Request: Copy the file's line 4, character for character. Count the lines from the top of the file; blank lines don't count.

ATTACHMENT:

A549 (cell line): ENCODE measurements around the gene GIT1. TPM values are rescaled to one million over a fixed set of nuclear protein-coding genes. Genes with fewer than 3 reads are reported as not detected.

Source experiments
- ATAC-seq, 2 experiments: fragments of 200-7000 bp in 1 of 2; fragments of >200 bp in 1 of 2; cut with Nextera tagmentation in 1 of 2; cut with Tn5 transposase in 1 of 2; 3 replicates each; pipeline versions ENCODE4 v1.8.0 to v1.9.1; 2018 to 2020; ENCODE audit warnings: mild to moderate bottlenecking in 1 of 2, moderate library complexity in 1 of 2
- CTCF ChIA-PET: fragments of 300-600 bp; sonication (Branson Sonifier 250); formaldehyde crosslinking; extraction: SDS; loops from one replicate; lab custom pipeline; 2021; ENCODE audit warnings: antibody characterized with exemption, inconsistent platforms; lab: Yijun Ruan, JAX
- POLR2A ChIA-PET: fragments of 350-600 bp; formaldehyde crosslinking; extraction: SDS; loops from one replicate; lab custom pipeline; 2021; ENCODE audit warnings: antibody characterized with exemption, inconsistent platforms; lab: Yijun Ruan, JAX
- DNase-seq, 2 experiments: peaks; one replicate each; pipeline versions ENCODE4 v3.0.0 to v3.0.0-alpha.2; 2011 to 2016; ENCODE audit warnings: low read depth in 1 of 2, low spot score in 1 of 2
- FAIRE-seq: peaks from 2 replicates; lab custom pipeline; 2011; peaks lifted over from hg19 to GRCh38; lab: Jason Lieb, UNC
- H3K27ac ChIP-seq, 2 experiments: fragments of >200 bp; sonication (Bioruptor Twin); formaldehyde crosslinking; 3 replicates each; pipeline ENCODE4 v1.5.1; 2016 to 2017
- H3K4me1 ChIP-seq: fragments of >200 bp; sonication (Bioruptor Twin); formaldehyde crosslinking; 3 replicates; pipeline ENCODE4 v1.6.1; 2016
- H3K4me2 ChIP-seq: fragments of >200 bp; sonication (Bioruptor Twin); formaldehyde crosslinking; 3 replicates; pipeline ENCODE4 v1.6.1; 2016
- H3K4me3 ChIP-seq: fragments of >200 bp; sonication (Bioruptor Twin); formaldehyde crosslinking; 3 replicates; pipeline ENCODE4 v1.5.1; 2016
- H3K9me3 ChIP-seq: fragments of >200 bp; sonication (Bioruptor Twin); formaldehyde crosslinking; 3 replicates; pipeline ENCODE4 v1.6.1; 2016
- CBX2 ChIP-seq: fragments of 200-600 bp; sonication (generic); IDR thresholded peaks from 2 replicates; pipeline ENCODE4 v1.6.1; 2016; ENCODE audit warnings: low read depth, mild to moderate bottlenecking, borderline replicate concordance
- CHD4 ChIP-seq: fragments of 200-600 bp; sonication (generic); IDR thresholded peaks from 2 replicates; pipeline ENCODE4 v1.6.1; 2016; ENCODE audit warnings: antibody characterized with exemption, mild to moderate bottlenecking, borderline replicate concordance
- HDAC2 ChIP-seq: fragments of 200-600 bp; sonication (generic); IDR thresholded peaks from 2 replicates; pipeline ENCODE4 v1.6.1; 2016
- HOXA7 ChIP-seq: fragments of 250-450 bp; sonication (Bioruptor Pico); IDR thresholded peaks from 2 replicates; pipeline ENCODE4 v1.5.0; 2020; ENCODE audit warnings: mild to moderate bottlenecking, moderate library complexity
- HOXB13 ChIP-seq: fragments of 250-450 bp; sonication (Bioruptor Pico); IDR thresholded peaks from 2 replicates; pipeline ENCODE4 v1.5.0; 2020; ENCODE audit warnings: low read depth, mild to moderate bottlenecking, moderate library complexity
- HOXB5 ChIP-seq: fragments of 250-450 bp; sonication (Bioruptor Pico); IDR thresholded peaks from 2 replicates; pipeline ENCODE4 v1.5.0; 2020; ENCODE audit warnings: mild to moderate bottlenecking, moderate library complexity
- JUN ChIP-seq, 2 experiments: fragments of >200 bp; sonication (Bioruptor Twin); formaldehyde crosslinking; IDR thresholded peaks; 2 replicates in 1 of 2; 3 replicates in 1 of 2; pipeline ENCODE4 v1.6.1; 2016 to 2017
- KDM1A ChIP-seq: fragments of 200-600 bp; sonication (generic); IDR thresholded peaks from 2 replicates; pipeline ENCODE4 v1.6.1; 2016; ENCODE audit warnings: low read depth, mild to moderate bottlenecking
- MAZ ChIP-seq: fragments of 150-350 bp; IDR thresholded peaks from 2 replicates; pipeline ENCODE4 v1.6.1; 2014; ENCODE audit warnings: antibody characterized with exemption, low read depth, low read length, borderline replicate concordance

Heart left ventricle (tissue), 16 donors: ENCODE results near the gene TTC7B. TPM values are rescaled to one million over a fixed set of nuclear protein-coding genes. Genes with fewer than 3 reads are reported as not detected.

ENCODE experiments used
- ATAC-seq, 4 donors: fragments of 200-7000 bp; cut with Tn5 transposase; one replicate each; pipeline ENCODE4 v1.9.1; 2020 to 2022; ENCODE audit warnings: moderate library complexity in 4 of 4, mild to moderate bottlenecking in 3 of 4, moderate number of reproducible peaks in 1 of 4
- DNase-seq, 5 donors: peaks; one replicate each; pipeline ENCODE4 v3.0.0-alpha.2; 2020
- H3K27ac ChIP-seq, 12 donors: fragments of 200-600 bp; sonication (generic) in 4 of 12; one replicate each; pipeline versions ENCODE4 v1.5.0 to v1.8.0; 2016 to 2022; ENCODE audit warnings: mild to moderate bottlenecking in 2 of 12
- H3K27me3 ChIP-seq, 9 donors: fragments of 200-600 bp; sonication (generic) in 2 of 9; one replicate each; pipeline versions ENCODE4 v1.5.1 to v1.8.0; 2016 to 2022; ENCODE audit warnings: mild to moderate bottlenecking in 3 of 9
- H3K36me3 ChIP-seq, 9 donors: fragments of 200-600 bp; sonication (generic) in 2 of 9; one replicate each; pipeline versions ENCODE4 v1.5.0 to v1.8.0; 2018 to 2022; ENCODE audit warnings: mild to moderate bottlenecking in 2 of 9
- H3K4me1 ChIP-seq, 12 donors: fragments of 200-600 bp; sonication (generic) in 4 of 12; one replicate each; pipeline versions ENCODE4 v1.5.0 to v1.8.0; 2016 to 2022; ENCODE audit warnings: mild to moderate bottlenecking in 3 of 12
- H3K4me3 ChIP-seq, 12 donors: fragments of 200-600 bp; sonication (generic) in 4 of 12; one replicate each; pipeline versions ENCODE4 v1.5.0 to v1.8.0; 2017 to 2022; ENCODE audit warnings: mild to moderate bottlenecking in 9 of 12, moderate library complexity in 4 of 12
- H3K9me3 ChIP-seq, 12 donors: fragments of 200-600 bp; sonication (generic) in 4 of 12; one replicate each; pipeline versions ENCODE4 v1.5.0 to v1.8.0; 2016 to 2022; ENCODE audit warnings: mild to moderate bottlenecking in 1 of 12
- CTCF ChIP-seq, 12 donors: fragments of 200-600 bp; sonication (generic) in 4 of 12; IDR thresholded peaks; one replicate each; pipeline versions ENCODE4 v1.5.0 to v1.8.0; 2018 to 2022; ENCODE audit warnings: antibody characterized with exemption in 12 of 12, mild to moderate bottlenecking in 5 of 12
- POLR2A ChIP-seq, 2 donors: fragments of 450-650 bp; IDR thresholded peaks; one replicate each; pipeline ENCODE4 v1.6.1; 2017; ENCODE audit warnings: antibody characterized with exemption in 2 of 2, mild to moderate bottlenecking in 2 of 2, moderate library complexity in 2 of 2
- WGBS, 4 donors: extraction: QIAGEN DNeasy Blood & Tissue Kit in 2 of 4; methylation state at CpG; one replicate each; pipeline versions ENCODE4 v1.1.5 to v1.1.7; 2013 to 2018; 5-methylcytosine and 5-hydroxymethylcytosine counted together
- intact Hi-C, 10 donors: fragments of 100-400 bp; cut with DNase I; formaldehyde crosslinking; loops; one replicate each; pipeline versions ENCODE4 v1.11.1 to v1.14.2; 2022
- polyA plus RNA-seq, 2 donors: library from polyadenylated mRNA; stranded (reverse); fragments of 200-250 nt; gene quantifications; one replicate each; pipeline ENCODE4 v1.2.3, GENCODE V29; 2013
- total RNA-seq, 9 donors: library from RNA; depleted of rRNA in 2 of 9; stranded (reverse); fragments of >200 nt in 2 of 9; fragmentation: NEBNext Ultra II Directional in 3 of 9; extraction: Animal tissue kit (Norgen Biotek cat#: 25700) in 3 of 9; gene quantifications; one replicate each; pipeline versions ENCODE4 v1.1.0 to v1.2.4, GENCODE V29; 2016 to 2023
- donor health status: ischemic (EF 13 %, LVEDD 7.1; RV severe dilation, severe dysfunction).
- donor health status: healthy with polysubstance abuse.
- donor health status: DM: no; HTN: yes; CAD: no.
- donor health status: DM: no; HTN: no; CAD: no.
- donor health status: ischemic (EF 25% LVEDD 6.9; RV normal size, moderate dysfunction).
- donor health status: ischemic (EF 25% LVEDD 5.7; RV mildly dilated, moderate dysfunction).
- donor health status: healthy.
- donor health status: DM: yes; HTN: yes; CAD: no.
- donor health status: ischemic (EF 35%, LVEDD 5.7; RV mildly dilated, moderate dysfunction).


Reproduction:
- CTCF ChIA-PET: fragments of 300-600 bp; sonication (Branson Sonifier 250); formaldehyde crosslinking; extraction: SDS; loops from one replicate; lab custom pipeline; 2021; ENCODE audit warnings: antibody characterized with exemption, inconsistent platforms; lab: Yijun Ruan, JAX